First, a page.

I guess lots of us feel at a loss for how we respond to last week’s atrocities in Paris. Sound-bites are inadequate at a time like this, but as Christians we often face particular questions when there’s been a religious aspect to terrorism. So below are two thoughts for us as we seek to contribute graciously to honest and healthy discussions. They are only a starting place for our discussions, and we highly recommend this helpful, longer article by theologian Al Mohler.
1. Muslims are not the problem, but there is an issue with Islam's view of blasphemy
The 1st thing I’d say is that the vast majority of Muslims are peaceful. Don’t forget, there was a Muslim policemen gunned down protecting the offices of Charlie Hebdo, and it was a Muslim at the Jewish supermarket who hid customers in the cold store. True churches preach the Gospel of Jesus Christ, but welcome people of all faiths. Muslims should feel safe and welcome among us, and the moment they don't is the moment we stop being a real church. The problem is not with Muslims.
But we can’t deny that there is a problem at present with the treatment of blasphemy within Islam.
The politicians have stressed again & again that Islam is a religion of peace, but you do have to explain why it is then that so many Muslims find a justification for violence in its teaching when Muhammed is insulted. What's more, it is not just nominal Muslims doing the killing. Frequently the terrorists see themselves as devout, quoting the Quran as they kill.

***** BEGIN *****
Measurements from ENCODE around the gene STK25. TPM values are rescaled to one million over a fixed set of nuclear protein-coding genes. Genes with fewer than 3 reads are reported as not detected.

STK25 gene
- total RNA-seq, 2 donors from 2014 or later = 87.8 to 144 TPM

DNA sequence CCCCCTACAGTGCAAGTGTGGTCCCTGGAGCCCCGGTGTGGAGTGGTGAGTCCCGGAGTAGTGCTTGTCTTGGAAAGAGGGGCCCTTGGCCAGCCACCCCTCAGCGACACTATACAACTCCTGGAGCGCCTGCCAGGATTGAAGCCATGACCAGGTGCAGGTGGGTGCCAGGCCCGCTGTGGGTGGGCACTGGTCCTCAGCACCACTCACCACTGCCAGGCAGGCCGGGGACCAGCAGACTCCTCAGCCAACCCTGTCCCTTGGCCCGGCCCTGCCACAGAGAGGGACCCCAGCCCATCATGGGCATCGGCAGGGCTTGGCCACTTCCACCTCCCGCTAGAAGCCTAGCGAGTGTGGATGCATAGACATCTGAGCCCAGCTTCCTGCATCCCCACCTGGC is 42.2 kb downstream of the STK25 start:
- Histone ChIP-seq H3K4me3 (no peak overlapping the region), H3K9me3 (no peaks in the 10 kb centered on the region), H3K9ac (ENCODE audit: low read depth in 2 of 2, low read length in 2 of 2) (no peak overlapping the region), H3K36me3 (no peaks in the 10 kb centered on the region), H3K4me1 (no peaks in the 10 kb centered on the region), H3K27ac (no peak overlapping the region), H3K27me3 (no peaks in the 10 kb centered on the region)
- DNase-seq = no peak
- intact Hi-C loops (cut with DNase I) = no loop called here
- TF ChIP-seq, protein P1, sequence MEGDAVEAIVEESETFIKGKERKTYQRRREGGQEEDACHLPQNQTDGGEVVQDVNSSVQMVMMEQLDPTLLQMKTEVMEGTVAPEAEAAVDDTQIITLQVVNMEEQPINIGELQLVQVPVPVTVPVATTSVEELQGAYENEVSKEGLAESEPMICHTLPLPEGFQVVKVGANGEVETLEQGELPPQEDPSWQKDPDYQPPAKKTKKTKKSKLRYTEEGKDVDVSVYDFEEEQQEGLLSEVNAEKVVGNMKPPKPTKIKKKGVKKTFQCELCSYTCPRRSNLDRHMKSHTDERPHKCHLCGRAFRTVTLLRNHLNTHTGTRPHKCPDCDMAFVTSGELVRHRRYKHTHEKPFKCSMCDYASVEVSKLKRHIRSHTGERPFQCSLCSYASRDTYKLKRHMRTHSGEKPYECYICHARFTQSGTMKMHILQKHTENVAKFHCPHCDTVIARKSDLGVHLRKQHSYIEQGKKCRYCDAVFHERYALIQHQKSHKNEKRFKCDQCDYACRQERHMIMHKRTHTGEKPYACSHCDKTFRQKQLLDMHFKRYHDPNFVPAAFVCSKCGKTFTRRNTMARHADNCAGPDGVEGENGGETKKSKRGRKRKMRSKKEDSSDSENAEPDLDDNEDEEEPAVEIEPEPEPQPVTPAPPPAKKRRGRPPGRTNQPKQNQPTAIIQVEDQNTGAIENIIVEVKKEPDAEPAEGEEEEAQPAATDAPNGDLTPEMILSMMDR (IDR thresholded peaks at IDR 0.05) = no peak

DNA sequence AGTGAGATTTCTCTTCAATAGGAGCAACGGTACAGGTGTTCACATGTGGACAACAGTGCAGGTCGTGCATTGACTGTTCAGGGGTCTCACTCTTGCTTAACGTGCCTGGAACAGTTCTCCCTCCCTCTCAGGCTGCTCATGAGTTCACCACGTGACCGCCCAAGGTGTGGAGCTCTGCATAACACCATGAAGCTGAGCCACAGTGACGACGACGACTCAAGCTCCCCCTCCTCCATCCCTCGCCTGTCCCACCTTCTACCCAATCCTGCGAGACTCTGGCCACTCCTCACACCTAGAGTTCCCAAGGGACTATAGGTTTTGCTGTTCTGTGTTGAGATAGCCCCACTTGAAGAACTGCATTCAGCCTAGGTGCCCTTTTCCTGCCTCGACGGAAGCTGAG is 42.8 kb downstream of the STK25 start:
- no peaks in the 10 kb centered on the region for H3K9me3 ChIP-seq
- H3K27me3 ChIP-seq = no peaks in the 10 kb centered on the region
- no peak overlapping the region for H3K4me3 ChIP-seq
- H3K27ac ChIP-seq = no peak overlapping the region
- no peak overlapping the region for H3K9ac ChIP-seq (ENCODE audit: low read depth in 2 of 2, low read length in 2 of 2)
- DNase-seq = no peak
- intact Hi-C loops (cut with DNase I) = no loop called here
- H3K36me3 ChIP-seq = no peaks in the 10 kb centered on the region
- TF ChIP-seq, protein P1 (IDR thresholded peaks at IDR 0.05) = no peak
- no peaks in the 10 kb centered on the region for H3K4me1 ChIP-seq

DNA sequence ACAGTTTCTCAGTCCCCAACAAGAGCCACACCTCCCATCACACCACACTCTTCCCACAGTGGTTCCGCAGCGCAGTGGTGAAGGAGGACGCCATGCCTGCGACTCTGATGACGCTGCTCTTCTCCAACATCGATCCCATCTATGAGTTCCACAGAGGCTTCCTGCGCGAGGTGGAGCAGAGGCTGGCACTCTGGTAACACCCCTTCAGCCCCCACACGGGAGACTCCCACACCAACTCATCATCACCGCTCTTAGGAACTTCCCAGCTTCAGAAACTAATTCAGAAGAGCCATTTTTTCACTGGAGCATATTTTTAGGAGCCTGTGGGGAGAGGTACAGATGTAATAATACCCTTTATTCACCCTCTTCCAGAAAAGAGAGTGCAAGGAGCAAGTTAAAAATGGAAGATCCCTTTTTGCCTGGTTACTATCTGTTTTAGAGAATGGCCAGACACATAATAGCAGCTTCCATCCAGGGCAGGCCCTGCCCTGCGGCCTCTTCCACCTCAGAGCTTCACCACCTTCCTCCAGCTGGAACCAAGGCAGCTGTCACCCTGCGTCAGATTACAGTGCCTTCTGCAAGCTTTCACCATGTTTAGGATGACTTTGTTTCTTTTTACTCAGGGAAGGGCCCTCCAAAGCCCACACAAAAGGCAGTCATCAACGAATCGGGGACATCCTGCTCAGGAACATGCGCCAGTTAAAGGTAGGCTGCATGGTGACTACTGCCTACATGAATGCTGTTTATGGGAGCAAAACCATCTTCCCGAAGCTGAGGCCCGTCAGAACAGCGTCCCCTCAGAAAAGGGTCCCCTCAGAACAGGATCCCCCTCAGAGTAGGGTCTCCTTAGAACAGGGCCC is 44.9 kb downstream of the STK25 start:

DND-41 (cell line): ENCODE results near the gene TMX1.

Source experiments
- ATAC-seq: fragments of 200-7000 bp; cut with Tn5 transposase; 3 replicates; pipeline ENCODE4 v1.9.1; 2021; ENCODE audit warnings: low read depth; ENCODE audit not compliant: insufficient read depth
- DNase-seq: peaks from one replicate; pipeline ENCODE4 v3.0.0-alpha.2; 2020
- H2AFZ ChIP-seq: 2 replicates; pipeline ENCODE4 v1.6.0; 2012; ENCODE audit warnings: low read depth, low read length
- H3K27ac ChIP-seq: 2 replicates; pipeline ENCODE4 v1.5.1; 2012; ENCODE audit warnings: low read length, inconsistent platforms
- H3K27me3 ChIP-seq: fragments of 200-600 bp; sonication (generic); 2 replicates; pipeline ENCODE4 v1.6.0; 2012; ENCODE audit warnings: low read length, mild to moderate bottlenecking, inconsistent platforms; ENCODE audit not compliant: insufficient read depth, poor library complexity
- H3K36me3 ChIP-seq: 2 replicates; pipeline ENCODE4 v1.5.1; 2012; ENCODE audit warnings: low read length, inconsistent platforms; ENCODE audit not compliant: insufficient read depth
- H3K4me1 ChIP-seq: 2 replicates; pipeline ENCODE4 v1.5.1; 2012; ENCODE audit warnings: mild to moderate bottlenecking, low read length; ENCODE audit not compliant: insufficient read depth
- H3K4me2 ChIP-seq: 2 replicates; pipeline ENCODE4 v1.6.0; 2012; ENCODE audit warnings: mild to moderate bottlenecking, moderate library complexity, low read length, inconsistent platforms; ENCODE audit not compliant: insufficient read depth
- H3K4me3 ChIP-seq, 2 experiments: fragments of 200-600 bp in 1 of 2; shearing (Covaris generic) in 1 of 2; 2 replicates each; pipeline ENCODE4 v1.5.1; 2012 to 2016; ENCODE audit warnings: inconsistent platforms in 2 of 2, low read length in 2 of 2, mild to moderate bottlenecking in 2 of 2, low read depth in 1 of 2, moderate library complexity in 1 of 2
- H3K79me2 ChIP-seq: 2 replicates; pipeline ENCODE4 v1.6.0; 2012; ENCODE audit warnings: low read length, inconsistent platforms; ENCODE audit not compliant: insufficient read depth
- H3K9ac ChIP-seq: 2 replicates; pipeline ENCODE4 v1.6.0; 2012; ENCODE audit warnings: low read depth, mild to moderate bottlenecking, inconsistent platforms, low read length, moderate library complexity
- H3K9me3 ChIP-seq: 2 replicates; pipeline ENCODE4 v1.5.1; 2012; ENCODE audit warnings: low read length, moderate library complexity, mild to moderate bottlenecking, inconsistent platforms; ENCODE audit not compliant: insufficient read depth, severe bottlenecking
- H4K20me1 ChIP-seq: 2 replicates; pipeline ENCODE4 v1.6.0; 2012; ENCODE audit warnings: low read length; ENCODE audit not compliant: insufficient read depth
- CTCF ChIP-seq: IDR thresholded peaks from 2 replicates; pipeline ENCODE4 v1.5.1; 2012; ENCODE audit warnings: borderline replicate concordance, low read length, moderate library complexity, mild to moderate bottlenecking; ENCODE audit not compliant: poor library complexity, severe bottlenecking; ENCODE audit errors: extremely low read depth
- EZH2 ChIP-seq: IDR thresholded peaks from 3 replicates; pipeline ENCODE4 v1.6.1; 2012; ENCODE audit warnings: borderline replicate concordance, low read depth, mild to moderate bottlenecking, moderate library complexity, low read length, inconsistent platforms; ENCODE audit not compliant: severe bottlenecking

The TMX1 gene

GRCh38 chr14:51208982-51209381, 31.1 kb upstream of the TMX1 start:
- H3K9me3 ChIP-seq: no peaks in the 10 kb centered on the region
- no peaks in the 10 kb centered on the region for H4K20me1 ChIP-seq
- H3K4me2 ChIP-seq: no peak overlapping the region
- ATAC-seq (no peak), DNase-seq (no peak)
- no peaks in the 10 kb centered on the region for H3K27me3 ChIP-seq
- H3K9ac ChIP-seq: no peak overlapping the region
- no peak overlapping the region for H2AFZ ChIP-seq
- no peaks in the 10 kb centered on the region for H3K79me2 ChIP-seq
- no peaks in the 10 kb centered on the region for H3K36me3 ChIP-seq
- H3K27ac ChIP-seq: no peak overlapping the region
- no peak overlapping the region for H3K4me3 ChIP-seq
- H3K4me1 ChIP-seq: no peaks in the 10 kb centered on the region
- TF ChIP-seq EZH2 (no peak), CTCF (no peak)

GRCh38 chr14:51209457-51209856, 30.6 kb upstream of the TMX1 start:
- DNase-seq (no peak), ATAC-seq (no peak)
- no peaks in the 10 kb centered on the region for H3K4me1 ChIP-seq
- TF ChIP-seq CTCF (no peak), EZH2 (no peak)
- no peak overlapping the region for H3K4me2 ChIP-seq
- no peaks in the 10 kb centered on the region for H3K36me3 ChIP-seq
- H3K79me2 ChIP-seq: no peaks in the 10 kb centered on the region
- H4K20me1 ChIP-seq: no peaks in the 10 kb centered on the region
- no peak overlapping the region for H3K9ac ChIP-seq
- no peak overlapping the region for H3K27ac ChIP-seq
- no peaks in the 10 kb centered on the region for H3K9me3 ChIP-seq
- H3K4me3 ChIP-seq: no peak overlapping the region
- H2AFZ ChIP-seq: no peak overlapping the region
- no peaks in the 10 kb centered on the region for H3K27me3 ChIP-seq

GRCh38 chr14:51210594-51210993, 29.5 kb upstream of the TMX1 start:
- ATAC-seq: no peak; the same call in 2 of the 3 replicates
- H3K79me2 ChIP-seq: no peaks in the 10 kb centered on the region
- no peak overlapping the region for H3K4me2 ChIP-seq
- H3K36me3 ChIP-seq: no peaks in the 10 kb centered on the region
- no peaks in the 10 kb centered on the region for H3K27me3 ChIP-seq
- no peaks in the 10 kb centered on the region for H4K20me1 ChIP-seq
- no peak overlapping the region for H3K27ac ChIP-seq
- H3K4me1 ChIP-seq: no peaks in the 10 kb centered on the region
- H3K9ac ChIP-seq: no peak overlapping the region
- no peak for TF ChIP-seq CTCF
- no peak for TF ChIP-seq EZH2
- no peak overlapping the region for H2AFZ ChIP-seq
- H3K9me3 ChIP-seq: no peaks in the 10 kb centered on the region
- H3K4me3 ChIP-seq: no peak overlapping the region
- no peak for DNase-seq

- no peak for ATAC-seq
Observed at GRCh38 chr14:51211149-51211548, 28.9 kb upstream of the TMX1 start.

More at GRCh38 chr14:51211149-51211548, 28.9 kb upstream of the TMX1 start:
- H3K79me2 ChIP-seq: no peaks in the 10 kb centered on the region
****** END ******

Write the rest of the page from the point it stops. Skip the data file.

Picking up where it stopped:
Our culture often groups all religions together, splitting the world generally into religious vs. non-religious people. But it is surely appropriate to ask why it is that Mormons are not murdering in response to the brutally offensive musical The Book of Mormon? Why is it that Charlie Hebdo’s journalists were not targeted by Jews when for decades they have produced offensive cartoons about Judaism?
There is an issue with responses to blasphemy within Islam, and peace-loving Muslims need to lead the way in a mature, sober discussion of what is to be done.
2. Secularism is not the answer, Jesus is.
It’s easy to think that the answer to all this is secularism – to relegate all religious belief to the private sphere. It must be kept out of public life and not be allowed to influence society. Only then will we be safe.
But present day North Korea is an ongoing reminder of what we saw in 20th century Communist Russia, China & Cambodia – namely that secular regimes can be just as murderously intolerant and oppressive as any religious group has ever been.
Let me ask a serious question: As a Christian, could I ever justify violence to people who insult Jesus? Now I must admit that I am no great fan of Charlie Hebdo. Many of their cartoons are disgustingly obscene, blasphemous mockery of the Jesus who died to save me from my sins. Could their cartoons ever be so offensive that a Christian should say that they justify violence against those who publish them? No. Never. Not in any circumstances. Why is that?
It is not because Christians care about Jesus less than Muslims care about Muhammad. It is not because western liberal values have diluted my Christian faith. Rather, it is because of these undiluted, core values of Jesus:
- Jesus commands his followers that we are to love our enemies. That is not some obscure marginal teaching, it is from the heart of the Sermon on the Mount – Jesus’ central manifesto for his followers.
- Jesus’ example was that when he was being nailed to a cross after his unjust trial and brutal torture, he prayed out loud, ‘Father, forgive them.’
Society would not be safe if only religious people took religion less seriously. Society would be safe if people took following Jesus more seriously.